Authorization From the AMF: a New Monetary Threshold Now Applies to Services Contracts

Since the coming into force of the Integrity in Public Contracts Act, there have been several developments regarding the requirement for business entities that wish to enter into a public contract or sub-contract, to obtain authorization from the Autorité des marchés financiers (the “AMF”), Quebec’s financial markets regulator. We have already published two bulletins in this regard1. This past October 30, the Quebec government announced its intention to transfer the AMF’s authorization role to a commissioner for public contracts, a brand new office that will be the subject of a bill in 2016. 

It should be noted that the AMF’s authorization attests that the business entity concerned satisfies the high standard of integrity that the public is entitled to expect. The entire public sector is subject to this regime, including Crown corporations and municipalities. 

The government’s goal is to eventually subject all public contracts for more than $100,000 to the requirement for such authorization. Because the business entities concerned are numerous, the authorization requirement is being applied gradually. The government determines by decree which contracts are targeted, depending on their nature and the amount of the contract price.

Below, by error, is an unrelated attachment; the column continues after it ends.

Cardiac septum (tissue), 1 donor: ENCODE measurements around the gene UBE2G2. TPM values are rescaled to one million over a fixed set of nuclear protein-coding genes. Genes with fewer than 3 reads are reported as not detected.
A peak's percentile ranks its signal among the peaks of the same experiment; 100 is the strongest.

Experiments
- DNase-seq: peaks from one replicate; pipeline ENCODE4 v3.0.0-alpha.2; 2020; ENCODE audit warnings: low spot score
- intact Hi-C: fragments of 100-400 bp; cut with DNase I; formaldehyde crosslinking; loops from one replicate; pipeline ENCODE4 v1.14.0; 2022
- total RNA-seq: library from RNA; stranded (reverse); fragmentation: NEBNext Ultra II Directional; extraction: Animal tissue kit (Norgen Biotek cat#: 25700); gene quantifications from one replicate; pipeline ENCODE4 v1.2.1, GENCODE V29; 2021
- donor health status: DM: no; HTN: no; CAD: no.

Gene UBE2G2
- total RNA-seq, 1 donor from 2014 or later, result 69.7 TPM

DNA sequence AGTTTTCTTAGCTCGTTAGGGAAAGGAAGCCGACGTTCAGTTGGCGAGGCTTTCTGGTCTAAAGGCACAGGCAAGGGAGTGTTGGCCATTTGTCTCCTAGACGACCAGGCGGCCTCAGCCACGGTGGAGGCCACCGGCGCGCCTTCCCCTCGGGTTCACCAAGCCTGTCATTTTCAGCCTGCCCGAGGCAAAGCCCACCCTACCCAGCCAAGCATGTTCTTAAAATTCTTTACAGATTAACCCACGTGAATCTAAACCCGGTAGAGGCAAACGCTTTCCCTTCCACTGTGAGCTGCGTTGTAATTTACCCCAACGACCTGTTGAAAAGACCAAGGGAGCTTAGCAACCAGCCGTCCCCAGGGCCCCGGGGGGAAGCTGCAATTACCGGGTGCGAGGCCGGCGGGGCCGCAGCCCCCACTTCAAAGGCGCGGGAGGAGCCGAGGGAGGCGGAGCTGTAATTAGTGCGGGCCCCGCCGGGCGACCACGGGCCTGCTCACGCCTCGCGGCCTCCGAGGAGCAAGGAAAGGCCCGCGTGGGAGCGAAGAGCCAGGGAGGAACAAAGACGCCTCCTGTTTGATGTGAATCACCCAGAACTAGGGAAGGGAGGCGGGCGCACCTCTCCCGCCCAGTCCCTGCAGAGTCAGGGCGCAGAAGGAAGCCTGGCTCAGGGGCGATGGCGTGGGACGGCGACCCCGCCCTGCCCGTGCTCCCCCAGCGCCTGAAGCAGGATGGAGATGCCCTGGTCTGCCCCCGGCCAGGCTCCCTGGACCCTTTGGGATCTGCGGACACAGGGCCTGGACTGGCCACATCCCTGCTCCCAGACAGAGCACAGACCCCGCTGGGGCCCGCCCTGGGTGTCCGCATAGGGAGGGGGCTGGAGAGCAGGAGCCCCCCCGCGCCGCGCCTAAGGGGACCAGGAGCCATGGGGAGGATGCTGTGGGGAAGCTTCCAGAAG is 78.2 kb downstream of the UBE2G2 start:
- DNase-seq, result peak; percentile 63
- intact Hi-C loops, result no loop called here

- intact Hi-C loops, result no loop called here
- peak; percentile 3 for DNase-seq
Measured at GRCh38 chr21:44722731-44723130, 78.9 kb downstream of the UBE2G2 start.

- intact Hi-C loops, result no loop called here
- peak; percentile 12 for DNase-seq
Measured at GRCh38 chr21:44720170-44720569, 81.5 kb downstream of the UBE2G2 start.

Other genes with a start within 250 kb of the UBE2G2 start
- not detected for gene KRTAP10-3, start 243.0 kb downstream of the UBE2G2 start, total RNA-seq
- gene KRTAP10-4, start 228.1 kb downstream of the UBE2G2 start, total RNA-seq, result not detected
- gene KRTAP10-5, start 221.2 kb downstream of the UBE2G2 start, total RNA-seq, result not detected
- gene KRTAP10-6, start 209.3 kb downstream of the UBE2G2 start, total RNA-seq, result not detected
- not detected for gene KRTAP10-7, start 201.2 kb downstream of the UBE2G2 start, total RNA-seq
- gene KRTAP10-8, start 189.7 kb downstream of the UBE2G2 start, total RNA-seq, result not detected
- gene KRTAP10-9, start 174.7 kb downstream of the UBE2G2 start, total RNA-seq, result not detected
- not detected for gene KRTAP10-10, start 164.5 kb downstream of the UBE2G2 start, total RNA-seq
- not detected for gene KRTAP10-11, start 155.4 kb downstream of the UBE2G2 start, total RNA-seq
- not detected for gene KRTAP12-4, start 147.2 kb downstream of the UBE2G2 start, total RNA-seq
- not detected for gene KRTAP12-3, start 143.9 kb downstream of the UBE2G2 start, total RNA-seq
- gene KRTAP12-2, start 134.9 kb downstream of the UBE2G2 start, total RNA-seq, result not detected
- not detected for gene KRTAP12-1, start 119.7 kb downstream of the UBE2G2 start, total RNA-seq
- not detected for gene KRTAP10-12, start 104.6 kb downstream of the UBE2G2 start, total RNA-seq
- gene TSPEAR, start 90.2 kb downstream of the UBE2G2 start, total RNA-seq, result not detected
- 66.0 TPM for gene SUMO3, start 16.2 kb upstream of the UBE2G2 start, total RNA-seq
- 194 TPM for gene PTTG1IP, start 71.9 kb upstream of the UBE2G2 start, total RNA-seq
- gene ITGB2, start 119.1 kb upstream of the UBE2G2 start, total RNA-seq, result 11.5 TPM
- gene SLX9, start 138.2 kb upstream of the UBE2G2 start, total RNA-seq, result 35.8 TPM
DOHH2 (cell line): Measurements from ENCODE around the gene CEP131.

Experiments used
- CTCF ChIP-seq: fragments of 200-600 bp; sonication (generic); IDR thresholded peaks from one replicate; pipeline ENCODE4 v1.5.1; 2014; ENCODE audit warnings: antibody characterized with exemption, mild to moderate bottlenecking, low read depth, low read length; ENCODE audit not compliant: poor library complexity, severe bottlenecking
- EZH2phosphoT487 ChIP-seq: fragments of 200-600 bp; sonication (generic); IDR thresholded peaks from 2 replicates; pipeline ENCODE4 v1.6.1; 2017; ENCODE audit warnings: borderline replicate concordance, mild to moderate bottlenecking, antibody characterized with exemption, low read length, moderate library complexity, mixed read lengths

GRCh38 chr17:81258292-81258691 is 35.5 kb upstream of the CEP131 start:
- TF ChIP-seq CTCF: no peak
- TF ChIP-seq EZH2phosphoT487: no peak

To date, the AMF’s authorization is required for, inter alia, construction contracts and public-private partnership contracts (and sub-contracts of the same nature) where the contract cost is $5 million or more. The cost amount includes any renewal options provided for in the contract, as well as all applicable taxes. 

On November 2, 2015 however, the monetary threshold for services contracts dropped from $5 million to $1 million. In order for a services contract to be subject to this new threshold, the call-for-tenders process or the negotiations for a mutual agreement must have begun on or after November 2, 2015. 

In closing, it must be emphasized that a business entity must be duly authorized on the date it submits its bid, unless the call for tenders specifies another date which precedes that on which the contract is awarded. Moreover, a business that submits a bid with a cost amount higher than the threshold without having received the AMF’s authorization thereby commits a penal offence.

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